Reservations 877·97·CRAFT  (877·972·7238)

21 Day ~ Arctic Explorer (July 2011)

Holland America Line

Start Date:


July 25, 2011


End Date:


August 15, 2011

Arctic Explorer (July 2011) ~ Knitting Cruises Description

The Artic Explorer cruise is the Ultimate Lace Knitters Dream Cruise but it is really a dream cruise for ALL KNITTERS. Visit Northern Europe this summer with Myrna Stahman on a voyage including some of the most sought after ports of call for knitters. Shetland, Faroe, Iceland, Norway, England and Denmark are all places where knitting has been a way of life for centuries and is still very popular today. This region is known for some of the finest lace in the world and there is no better way to visit than with a leading lace knitting instructor.

In addition to visiting some of the best ports you will also see some of the best scenery in the world. This is perhaps one of the most beautiful and dramatically scenic cruises you will ever take. This region offers the most stunningly amazing coastal cruising in the world. From the time you board the ship until you disembark you will thoroughly enjoy these ports which are all rich in history, knitting culture and scenery.

Private Shore Events in Shetland, Faroe, Iceland, Norway...

This cruise offers so much for knitters so there is no doubt that however you choose to spend your time you will be inspired, meet local knitters and shop for some of the best souvenir yarn in Europe. Here is a sampling of events to expect along the way.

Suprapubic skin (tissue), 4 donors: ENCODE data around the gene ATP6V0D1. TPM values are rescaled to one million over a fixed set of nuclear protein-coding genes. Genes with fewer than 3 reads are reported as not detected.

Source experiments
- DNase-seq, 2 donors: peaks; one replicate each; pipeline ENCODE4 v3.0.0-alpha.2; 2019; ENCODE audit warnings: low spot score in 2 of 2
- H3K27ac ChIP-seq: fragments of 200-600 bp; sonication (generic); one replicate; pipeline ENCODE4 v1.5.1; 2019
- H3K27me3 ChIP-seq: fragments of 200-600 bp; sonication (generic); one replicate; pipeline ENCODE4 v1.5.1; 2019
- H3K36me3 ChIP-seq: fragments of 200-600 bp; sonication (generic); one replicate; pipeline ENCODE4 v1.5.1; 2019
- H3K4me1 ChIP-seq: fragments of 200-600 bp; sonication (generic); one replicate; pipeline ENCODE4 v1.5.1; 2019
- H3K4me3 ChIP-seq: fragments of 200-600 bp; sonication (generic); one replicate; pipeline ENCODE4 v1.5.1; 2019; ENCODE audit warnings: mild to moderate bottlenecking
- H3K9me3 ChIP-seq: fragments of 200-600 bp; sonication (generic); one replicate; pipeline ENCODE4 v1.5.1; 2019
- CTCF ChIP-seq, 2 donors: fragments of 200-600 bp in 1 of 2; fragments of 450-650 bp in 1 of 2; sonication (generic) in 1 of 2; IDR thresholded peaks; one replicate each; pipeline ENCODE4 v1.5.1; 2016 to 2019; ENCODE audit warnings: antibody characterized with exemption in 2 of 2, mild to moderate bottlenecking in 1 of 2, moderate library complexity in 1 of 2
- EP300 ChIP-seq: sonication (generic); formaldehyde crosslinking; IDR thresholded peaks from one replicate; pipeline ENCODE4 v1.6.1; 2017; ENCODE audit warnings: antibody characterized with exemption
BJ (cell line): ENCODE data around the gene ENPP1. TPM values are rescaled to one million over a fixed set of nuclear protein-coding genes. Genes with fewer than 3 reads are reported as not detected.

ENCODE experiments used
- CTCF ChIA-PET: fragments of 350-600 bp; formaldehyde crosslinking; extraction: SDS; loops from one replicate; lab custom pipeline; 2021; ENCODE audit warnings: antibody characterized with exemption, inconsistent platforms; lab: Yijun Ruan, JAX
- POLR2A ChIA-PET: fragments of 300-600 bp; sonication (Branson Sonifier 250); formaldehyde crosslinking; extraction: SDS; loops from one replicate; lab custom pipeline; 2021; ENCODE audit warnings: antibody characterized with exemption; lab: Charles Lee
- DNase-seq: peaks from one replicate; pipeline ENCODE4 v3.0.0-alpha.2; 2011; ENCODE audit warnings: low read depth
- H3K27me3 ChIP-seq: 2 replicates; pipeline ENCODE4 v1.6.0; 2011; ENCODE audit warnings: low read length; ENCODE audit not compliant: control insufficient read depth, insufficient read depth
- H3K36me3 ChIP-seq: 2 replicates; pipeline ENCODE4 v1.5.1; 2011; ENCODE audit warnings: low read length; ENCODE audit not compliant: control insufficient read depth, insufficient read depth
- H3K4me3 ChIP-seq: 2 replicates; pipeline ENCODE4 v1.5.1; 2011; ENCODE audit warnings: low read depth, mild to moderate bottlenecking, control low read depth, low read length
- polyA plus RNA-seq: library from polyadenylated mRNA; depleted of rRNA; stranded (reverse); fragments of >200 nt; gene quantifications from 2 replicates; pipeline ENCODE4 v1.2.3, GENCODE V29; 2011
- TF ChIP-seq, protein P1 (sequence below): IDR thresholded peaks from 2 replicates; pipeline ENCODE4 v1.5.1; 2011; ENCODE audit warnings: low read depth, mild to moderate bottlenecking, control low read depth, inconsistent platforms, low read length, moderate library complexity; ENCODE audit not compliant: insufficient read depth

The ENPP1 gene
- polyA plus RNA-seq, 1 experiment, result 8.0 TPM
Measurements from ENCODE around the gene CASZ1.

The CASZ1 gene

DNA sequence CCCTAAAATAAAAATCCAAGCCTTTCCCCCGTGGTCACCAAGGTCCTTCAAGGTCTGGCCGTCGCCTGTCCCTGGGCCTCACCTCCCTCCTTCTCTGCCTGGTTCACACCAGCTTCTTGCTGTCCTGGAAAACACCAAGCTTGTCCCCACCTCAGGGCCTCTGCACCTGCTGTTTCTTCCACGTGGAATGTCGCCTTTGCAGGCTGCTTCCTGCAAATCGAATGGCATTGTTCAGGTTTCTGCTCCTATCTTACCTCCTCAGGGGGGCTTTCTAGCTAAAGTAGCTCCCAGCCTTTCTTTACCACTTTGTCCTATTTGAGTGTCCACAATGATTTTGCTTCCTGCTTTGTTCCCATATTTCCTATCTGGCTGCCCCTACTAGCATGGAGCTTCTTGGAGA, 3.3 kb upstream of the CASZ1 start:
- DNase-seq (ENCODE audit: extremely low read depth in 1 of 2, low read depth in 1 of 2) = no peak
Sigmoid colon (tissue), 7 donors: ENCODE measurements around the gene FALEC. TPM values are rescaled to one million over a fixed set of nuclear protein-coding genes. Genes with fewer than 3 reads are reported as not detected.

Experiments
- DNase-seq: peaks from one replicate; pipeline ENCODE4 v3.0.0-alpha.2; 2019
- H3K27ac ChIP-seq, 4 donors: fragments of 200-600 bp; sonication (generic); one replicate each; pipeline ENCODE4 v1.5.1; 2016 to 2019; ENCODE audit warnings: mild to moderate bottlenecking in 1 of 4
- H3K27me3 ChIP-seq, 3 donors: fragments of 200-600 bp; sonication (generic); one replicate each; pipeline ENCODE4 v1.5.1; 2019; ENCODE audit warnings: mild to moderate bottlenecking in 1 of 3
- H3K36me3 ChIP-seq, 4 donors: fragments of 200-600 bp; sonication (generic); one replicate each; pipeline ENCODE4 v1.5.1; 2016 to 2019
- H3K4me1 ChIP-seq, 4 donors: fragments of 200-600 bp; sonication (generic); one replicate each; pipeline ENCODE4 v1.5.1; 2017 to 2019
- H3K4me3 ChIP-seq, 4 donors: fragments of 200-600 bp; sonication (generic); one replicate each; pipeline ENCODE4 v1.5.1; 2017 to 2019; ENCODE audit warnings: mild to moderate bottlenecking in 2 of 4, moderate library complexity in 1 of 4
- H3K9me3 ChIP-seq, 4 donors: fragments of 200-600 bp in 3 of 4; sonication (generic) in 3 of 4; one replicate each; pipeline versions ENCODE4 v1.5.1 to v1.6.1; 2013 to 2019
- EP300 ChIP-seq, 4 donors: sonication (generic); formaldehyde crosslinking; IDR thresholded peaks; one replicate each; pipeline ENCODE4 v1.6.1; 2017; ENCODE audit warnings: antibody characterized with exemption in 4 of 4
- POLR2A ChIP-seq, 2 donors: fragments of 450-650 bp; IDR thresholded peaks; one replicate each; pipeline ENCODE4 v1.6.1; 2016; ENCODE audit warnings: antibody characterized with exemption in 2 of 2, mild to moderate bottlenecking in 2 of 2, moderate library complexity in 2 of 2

The Shetland Museum

The Shetland Museum is home to a large Textiles Collection, two-thirds of which comprises objects and information related to knitting in Shetland. Here you will find a wide variety of knitwear such as lace shawls, stoles, veils, color-patterned or 'Fair Isle' jumpers, caps, scarves, socks, mittens and plain knitted garments such as haps, spencers, socks, scarves, and blankets. Advertisements and published knitting patterns related to Shetland knitting, a large library of historical photographs showing knitwear in Shetland from the second half of the nineteenth century and tools related to knitting, including belts, sheaths, and needles, are included in the collection.

Jamieson & Smith

Jamieson & Smith, the Shetland Wool Brokers, also know as J & S, is the company that purchases and has processed the majority of the fleeces from the flocks in the Shetland Islands. We will meet Oliver Henry, the manager of J & S and the world's expert on classing Shetland fleeces, learn about Shetland fleeces and yarns, and have the opportunity to purchase yarns, including the wonderful Shetland Supreme lace weight and cobweb weight yarns recently developed by J & S.

St. Olav Day

On our visit to Torshavn, Faroe Islands, on July 29, we will experience the city in celebration of St. Olav day, one of the most important holidays celebrated in the Faroe Islands.

Traditional Faroese Shawl

A Faroese shawl is a traditional piece of clothing from the Faroe Islands. The most distinguishing characteristic of Faroese shawls is the center back gusset shaping. Each shawl consists of two triangular side panels, a trapezoid-shaped back gusset, an edge treatment, and shoulder shaping. The shoulder shaping allows these shawls to drape over the shoulders and remain in place as the wearer moves; no shawl pin required.

Instead of a more familiar triangular, rectangular or circular shape, Faroese shawls are shaped like butterfly wings. Some have very long ends so they can be tied around the wearer's waist for extra warmth.

The shawls often feature elaborate lace work. Lace knitting is a traditional handcraft of peoples of the Faroe Islands.